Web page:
By all accounts, hedge fund investors – always a skeptical lot – have been more circumspect about their chosen fund managers since the Madoff scandal – and the Stanford, Kerviel, Cioffi and Tannin, Greenwood and Walsh, Cosmo, Petters, Nami, Traynor, Jones, and Randolph scandals — came to light over the past couple years.
This has led to some anecdotal suggestions among hedge fund managers that they’re losing business because potential investors are turning their private lives into a Robert Ludlum novel, hiring retired members of the intelligence community to stake out their private lives and professional dealings for months at a time.
It’s not paranoia if everybody really is out to get you.
When it comes to investors who are wary of shifty operators pretending to be starting a hedge fund, it’s not paranoia. For those entering the world of hedge fund marketing with a spotted past, they should expect all eyes to be on them.
You can’t spell “Ponzi perpetrator” without …
At a recent New York conference organized by West Palm Beach-based portal site HedgeCo, a panel of hedge fund attorneys, administrators and third-party marketers discussed the “New Nervous”.
Based on the discussion, it was clear that the investment community, when performing their hedge fund due diligence, is focused on what’s widely called the Three Ps: performance, process and person.
Performance is well understood: How has this fund — and this fund manager — delivered on money that has already been entrusted? Process is also becoming more important. Investors want to know how these fiduciary miracles occur, or else no sale.
“My money is just as proprietary as your model,” one panelist quipped, taking the point of view of an institutional investor.
Process goes beyond that, though. More and more, investors want to see a separation of the administration and audit functions from the operational functions.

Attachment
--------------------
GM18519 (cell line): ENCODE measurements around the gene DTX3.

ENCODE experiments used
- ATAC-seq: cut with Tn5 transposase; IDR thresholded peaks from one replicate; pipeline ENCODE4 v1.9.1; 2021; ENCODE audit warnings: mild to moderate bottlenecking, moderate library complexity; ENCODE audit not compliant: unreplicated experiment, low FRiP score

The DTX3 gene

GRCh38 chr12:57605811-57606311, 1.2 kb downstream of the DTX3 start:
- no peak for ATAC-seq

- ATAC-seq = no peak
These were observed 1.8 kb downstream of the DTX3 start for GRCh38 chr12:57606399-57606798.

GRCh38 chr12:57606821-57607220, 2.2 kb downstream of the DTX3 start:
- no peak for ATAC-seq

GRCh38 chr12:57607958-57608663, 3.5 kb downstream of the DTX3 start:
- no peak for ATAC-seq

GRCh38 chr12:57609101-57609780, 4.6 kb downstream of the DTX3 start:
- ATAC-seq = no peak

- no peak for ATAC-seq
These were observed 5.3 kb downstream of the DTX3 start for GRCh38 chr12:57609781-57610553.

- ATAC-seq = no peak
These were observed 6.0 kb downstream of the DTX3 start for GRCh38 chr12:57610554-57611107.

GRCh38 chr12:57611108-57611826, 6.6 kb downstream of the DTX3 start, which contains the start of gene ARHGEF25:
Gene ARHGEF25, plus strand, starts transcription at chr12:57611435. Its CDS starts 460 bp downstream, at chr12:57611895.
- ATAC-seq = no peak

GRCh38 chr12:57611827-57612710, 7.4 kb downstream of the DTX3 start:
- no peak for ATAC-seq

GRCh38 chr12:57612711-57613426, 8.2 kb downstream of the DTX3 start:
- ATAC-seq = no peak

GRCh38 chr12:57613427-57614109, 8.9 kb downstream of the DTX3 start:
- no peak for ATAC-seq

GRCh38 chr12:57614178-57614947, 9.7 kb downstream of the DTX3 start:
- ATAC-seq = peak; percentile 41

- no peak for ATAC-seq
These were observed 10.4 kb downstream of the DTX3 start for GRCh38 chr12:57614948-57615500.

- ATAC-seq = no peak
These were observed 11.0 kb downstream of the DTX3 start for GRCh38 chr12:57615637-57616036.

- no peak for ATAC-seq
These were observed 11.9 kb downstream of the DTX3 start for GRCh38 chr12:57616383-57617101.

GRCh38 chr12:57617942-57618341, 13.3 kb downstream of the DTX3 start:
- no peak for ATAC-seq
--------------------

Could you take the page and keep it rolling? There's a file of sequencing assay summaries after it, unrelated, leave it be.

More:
It is not hyperbole to say that incremental money spent on a third-party administrator can be considered money spent on hedge fund marketing — because vanishingly few investors will entrust their money to a manager who lacks independent oversight.
But what concerns many hedge fund managers is the increased focus on people.
Investors have long hired experienced investigators to ferret out misfeasance on the behalf of people who are marketing or starting hedge funds. Bankruptcies, liens and civil judgments are red flags as are, certainly, high crimes and misdemeanors. Also, investigators look into any violations of Securities & Exchange Commission regulations and, not stopping there, at any professional issues a hedge fund manager might have at the state level.
“In most states you need to be licensed. Any customer complaints, trading infractions or violations [of state law] can show up,” said HedgeCo managing partner Andrew Schneider. The results can be a devastating star-chamber court in which the accused need not be informed of what he is accused of. “I know someone with $65 million in assets under management and can’t get a hedge fund account [through a broker-dealer]. They don’t have to tell us what [the infraction] is.”
There are many investigator firms who specialize either entirely or in part on the hedge fund industry. One of the premier firms is New York-based Kroll, which relies on data gathered from intelligence sources around the world but doesn’t, as a general rule, send spies to your cul de sac. It generates reports in a nearly instantaneous manner, according to Schneider, who said he never heard of anyone actually being staked out, which is contrary to statements made by at least one of the panelists at the recent conference.
Spies like us
Altegrity, a New York-based firm that recently agreed to buy Krol, is headed up by William Bratton, famed as the New York police chief who took all the bows for cleaning up the city during Rudy Giuliani’s administration. The investigators at Altegrity tend to be, like their boss, former law enforcement officials, not former spies.
That’s according to Randy Schein, president of First Advantage Litigation Consulting, which has nothing to do with litigation consulting. It’s an investigator firm, known as BackTrack Reports back when it was a standalone company, which spends 80 percent of its time looking over hedge fund managers on behalf of institutional investors.
“We take them through a person’s history from college through the present day,” Schein said. “Has this person said anything about themselves in their bio that is untrue – in lawsuits, to the press, in regulatory filings? Have there been disciplinary actions?”
Schein said his reports are delivered in an even-handed, factual tone and are typically just one input into an investment decision.
“We’re not out looking for dirt,” he said. “We don’t tell clients what to do with the information, and we never find out if the client invests or not.”
Because his firm already has a file on just about everybody who has ever started a hedge fund, he only has to update files, so the response is usually in days, not months. The days of hedge fund investigation projects lasting months are long gone.